'Crimson Peak': Will audiences respond to this new take on Gothic romance?

'Crimson' director Guillermo Del Toro cites Gothic romances and the Hammer films as inspiration for his new movie. The film centers on Edith Cushing (Mia Wasikowska), a young author who marries and moves to a decrepit house that seems to have some secrets.

Legendary Pictures and Universal Pictures/AP
'Crimson Peak' stars Mia Wasikowska.

The movie “Crimson Peak,” the latest by director Guillermo Del Toro, is a new project, but film and literature fans may recognize the influences in the story. 

“Crimson” centers on Edith Cushing (Mia Wasikowska), an aspiring author who marries Sir Thomas Sharpe (Tom Hiddleston) and goes to live with him and his sister Lucille (Jessica Chastain) in a decrepit house. Edith soon discovers that the house is full of secrets. 

Del Toro said of the film in a recent interview, “It has fairy tale overtones in some instances, but is a gothic romance.” The genre includes such literary works as Charlotte Bronte’s “Jane Eyre,” “Northanger Abbey” by Jane Austen (which also poked fun at the genre), “Rebecca” by Daphne du Maurier, and the works of Mary Stewart, among many others.

However, Del Toro said he wanted to flip some of the supposed conventions of the genre on their head. “It’s normally a desperate heroine that has to be pure with a dark, brooding man that ends up being innocent of the charges he was accused of,” he said. “And I wanted to have a more proactive, really strong central female character. And I wanted a guy who was not necessarily innocent of the things he is thought of having done.”

The director also cited the Hammer films, which were produced in Britain and star such actors as Christopher Lee and Peter Cushing (yes, like Edith), as inspiration. 

Will making a film referencing these previous works of fiction succeed with audiences? Del Toro himself may be a draw for those who aren’t familiar with the genres he’s working from. The director won critical acclaim for his 2006 film “Pan’s Labyrinth” and some enjoyed his “Hellboy” films, which were based on the comic book character of the same name.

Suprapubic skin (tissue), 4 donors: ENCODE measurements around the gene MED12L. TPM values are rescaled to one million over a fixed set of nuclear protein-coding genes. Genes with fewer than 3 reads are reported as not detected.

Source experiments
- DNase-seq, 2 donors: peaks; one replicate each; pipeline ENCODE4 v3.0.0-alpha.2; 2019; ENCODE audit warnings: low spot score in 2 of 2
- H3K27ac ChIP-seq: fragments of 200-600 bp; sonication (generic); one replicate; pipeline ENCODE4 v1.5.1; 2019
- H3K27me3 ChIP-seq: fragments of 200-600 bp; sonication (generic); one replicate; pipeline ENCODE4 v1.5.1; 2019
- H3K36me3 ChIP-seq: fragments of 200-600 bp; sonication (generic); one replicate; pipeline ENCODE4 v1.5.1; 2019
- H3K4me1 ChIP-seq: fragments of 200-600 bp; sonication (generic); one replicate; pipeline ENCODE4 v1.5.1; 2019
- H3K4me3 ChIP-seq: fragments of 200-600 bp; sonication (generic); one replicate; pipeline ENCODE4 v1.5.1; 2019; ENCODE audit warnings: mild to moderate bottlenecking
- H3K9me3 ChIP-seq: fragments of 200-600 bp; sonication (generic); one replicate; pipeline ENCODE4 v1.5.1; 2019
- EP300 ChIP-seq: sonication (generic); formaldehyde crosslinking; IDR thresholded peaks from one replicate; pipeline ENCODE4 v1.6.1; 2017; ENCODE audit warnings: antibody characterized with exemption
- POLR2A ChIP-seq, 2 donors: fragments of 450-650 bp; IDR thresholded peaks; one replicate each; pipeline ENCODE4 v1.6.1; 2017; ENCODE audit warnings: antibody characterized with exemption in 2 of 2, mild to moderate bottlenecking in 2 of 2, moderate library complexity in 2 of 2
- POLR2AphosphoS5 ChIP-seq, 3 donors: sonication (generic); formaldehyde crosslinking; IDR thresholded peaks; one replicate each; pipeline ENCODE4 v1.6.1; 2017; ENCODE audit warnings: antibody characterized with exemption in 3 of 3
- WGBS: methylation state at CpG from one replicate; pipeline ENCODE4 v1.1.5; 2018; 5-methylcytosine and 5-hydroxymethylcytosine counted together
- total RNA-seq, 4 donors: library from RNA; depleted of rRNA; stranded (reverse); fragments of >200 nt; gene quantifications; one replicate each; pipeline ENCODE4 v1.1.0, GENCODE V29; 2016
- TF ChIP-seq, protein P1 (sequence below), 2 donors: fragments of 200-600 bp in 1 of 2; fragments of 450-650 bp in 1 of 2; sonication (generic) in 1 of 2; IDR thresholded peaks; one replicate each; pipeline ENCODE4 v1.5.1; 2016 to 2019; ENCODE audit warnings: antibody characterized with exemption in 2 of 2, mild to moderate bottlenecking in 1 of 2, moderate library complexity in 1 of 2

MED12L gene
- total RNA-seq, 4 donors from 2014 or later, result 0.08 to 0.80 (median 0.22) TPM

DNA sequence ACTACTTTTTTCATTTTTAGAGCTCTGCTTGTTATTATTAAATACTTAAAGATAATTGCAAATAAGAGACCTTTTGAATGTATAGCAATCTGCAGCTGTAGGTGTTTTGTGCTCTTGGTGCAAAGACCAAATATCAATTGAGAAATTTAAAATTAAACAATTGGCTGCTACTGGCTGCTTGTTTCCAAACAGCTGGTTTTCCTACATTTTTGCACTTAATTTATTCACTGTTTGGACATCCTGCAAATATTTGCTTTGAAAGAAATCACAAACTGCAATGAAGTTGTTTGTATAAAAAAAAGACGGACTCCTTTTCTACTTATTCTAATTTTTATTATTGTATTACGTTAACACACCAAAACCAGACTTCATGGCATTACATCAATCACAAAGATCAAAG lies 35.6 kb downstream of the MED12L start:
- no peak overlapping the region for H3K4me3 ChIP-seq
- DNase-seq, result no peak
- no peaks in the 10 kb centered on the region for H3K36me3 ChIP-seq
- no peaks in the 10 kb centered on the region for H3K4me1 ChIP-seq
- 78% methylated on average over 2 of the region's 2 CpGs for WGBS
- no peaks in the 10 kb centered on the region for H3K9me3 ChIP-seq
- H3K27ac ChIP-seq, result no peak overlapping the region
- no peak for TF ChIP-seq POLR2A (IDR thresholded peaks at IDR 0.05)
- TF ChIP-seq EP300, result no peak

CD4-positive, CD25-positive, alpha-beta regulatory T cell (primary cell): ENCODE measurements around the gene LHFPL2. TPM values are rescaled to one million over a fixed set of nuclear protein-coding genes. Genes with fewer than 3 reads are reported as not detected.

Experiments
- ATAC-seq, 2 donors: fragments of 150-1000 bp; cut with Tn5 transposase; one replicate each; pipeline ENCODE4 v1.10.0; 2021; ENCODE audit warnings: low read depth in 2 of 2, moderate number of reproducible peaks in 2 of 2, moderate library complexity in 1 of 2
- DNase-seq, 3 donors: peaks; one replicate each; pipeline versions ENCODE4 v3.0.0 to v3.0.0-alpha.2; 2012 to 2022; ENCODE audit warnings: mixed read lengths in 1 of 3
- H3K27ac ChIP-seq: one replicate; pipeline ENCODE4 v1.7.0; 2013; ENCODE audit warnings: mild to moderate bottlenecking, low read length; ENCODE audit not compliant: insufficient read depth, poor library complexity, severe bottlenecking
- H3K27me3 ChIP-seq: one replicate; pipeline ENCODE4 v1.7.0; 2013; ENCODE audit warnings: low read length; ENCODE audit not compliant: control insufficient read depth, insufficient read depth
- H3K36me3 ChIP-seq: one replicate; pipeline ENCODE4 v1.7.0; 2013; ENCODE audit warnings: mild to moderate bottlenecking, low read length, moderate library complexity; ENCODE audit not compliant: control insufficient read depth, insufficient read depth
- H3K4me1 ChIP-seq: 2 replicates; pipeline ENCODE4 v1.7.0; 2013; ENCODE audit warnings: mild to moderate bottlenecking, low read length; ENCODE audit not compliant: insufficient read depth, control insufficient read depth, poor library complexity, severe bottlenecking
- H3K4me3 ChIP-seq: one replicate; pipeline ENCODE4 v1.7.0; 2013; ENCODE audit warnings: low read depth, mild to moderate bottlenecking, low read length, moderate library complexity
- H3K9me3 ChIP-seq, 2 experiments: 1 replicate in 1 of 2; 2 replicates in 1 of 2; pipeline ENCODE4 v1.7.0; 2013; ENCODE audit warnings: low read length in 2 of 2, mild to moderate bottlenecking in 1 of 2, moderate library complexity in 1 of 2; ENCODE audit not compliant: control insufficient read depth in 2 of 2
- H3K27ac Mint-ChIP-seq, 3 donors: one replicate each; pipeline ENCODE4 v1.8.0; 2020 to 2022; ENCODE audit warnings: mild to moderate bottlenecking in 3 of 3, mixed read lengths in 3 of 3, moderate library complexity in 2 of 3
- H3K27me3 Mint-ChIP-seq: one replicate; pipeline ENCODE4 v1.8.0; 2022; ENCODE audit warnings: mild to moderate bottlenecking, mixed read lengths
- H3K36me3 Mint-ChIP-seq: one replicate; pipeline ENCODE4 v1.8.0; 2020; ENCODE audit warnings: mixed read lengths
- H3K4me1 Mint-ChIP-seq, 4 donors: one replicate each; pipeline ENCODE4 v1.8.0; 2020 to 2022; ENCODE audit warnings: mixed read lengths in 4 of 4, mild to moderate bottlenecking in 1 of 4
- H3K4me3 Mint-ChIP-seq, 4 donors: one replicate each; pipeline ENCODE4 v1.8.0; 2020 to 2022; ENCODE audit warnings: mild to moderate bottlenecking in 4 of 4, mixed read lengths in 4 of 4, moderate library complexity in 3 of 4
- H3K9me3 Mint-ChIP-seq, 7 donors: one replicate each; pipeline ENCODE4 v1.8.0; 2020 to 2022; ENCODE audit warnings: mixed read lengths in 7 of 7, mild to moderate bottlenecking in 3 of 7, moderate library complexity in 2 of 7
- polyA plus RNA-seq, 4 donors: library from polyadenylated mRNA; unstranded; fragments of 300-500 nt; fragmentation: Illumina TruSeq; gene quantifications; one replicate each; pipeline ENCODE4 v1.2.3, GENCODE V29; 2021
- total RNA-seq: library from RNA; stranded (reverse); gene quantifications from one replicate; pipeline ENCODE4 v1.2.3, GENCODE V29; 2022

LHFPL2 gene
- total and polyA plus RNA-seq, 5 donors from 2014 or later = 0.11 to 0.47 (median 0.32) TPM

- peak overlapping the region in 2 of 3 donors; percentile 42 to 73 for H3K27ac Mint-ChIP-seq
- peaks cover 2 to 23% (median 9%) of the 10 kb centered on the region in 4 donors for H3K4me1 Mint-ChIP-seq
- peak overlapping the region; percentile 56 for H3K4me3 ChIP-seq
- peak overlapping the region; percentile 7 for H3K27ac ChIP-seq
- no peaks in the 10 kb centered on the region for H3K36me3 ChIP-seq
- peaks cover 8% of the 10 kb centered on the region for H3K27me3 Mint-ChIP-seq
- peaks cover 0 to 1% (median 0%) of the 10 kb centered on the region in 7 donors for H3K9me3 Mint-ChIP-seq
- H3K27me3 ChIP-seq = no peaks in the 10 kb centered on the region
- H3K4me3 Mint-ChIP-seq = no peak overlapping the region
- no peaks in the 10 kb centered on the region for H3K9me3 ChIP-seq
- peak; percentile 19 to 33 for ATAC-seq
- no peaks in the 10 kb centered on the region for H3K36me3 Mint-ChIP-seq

However, Del Toro’s 2013 movie “Pacific Rim,” which was his take on the kaiju films of Japan like “Godzilla,” was considered a box office disappointment. There's no guarantee that large audiences will turn out just to see Del Toro's version of a genre movie.

But the release of “Crimson” is timed to coincide with Halloween, so audiences looking for a spooky story could be interested. “Goosebumps” is also opening this week but would most likely attract a younger audience, and Steven Spielberg’s historical drama “Bridge of Spies” is obviously a very different movie. Perhaps even audience members who aren’t familiar with the Gothic romance genre will be attracted by the romantic aspects of the story or the scares promised in the previews.

You've read  of  free articles. Subscribe to continue.

Dear Reader,

About a year ago, I happened upon this statement about the Monitor in the Harvard Business Review – under the charming heading of “do things that don’t interest you”:

“Many things that end up” being meaningful, writes social scientist Joseph Grenny, “have come from conference workshops, articles, or online videos that began as a chore and ended with an insight. My work in Kenya, for example, was heavily influenced by a Christian Science Monitor article I had forced myself to read 10 years earlier. Sometimes, we call things ‘boring’ simply because they lie outside the box we are currently in.”

If you were to come up with a punchline to a joke about the Monitor, that would probably be it. We’re seen as being global, fair, insightful, and perhaps a bit too earnest. We’re the bran muffin of journalism.

But you know what? We change lives. And I’m going to argue that we change lives precisely because we force open that too-small box that most human beings think they live in.

The Monitor is a peculiar little publication that’s hard for the world to figure out. We’re run by a church, but we’re not only for church members and we’re not about converting people. We’re known as being fair even as the world becomes as polarized as at any time since the newspaper’s founding in 1908.

We have a mission beyond circulation, we want to bridge divides. We’re about kicking down the door of thought everywhere and saying, “You are bigger and more capable than you realize. And we can prove it.”

If you’re looking for bran muffin journalism, you can subscribe to the Monitor for $15. You’ll get the Monitor Weekly magazine, the Monitor Daily email, and unlimited access to CSMonitor.com.